This is a continuation from the previous post: Review: Wine tour from San Francisco to Napa and Sonoma Valley with Green Dream Tours (Part 1).
In the previous post, I mentioned that it was the first time I was going on a wine tour. I was particularly excited as Californian wines were perhaps, one of best wines from the US. I mean, you don’t usually hear wines originating from Texas or Florida for that matter.
According to the info sheet I was given by Green Dream Tours, California had 3,754 wineries in 2012, and produces 90% of the volume of wine in the US. California’s total wine shipments worldwide were 250.2 million cases in 2012.
Today, the Sonoma County has over 350 wineries. Napa Valley has over 400 wineries. And that leads me to possibly the best winery in the whole of this tour, Nicholson Ranch.
2. Nicholson Ranch
The winery was the largest out of the 3 we had visited. Its sprawling grounds encompassed the vineyards, an underground wine processing facility (it’s colder there) and a tiny church.
It did struck me as being rather commercialised, but the wines were really good. We’re red wine drinkers and really liked the Merlot and Pinot Noir which was offered to us. The views were really quite calming, think rolling hills and wide spaces of greenery. .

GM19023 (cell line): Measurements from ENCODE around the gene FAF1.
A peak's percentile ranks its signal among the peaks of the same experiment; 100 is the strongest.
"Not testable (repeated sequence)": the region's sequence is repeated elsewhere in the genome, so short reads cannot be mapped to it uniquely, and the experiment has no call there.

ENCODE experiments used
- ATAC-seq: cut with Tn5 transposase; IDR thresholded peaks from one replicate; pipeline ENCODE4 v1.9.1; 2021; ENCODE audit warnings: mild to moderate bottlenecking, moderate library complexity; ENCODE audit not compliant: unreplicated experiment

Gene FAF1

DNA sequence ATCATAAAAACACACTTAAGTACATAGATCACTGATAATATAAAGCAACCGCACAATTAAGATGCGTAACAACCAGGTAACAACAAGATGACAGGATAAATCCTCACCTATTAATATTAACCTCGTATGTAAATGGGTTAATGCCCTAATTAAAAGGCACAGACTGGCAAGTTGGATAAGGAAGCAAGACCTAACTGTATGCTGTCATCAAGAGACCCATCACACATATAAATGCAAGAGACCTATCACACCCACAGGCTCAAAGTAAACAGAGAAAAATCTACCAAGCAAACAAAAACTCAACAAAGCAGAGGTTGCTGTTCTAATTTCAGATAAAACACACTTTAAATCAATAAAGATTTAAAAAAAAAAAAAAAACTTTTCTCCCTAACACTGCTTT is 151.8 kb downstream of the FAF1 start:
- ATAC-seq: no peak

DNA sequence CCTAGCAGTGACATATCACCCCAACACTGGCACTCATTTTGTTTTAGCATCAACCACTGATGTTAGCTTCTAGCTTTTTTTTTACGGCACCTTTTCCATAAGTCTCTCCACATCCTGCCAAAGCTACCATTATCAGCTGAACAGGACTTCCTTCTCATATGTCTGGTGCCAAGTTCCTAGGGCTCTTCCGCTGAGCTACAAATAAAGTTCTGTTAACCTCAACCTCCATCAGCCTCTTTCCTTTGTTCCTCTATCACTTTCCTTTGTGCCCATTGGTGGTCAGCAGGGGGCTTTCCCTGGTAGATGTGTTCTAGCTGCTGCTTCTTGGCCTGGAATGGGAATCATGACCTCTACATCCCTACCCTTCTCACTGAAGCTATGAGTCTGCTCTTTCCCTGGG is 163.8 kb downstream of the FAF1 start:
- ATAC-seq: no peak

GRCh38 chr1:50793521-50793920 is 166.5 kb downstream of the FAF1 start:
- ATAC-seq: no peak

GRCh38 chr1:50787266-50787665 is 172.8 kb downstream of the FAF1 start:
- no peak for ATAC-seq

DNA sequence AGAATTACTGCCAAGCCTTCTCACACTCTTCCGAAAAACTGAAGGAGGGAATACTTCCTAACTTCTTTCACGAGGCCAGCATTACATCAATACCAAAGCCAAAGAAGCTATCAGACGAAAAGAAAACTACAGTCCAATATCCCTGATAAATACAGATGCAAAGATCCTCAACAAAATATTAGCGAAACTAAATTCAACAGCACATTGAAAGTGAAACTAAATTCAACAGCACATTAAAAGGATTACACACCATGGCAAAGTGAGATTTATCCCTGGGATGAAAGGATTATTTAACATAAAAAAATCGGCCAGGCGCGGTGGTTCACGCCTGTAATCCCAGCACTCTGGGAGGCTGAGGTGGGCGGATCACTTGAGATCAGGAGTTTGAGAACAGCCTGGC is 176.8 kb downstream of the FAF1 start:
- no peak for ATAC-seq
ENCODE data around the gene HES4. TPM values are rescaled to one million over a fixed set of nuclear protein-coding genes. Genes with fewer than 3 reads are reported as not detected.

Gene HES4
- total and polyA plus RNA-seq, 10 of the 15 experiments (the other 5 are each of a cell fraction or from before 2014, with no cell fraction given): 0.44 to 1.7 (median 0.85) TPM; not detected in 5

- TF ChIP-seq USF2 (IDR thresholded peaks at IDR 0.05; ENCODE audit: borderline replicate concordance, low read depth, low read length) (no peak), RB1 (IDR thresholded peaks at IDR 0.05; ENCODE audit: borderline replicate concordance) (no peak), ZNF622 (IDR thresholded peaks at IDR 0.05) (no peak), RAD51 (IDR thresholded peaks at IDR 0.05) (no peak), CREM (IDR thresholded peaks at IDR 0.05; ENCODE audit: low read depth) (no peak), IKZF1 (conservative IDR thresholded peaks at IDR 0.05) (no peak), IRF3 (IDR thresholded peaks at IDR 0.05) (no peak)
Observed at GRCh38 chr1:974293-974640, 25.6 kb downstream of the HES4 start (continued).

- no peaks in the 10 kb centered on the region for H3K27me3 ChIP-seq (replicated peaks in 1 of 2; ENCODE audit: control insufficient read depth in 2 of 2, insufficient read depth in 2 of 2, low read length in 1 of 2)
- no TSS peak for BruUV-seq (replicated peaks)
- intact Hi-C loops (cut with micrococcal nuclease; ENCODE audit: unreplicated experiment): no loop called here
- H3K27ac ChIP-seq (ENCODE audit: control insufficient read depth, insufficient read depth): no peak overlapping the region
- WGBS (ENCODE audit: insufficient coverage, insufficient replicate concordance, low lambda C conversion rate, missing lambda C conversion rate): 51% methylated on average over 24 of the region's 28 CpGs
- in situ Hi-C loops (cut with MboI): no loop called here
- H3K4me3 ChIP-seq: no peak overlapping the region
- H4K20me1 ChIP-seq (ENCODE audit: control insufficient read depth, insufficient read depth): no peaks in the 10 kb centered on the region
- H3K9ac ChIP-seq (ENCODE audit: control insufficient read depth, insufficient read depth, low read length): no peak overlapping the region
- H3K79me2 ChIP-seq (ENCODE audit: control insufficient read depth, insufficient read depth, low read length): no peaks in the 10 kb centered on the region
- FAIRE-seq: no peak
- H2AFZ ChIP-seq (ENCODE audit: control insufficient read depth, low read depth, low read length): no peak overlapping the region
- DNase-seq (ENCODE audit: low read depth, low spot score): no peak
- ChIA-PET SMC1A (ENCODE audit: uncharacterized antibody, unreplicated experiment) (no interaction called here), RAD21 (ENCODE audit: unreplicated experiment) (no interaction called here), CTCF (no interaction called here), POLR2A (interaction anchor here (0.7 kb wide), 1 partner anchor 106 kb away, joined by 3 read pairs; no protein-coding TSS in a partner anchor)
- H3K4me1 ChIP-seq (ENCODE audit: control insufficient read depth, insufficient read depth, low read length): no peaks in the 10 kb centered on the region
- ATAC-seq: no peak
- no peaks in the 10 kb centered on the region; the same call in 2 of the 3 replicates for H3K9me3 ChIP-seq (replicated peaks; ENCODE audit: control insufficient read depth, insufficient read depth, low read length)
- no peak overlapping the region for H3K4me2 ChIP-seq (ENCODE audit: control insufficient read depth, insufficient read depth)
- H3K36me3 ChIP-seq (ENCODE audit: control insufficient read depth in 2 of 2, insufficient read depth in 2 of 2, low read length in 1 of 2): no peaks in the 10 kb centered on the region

But it was the wine-tasting which was the most enjoyable. Both the Pinot Noir and Merlot were really tasty. The Merlot in particular, was smooth on the palate, with complex spice notes, having been oaked in the barrel for a couple of years.
Unlike most commercial wines, these wines were unfiltered, and we were told to expect sediment at the bottom of the glass. This sediment came in the form of yeast, which was still in the bottle, enhancing the fermenting process.
Even though we had quite a long trip ahead of us, from West to East Coast passing by Canada, we bought a bottle – the Pinot Noir for USD45 which was a great purchase. (Wished we had bought more!)
The Processing Facility
Unlike the Larson’s Family Winery which we had been to earlier, wine is stored in storage tanks underground, where it is cooler. The reds are eventually transferred to barrels to be oaked – that’s how wine gets its complex spice notes.
In total, there were four different types of wines to taste. The staff was rather generous too, offering us second helpings if we wanted more. (Of course we agreed, given the great wine they had there).
Lunch @ Oxbow Market
For lunch, we stopped by the Oxbow Market. Lunch is not covered in the package, but there are a list of delectable food offerings, including burgers and Californian Oysters – Yum. (I’ll elaborate more in another post).
Stay tuned for our trip to the last winery, Hagafen Cellars.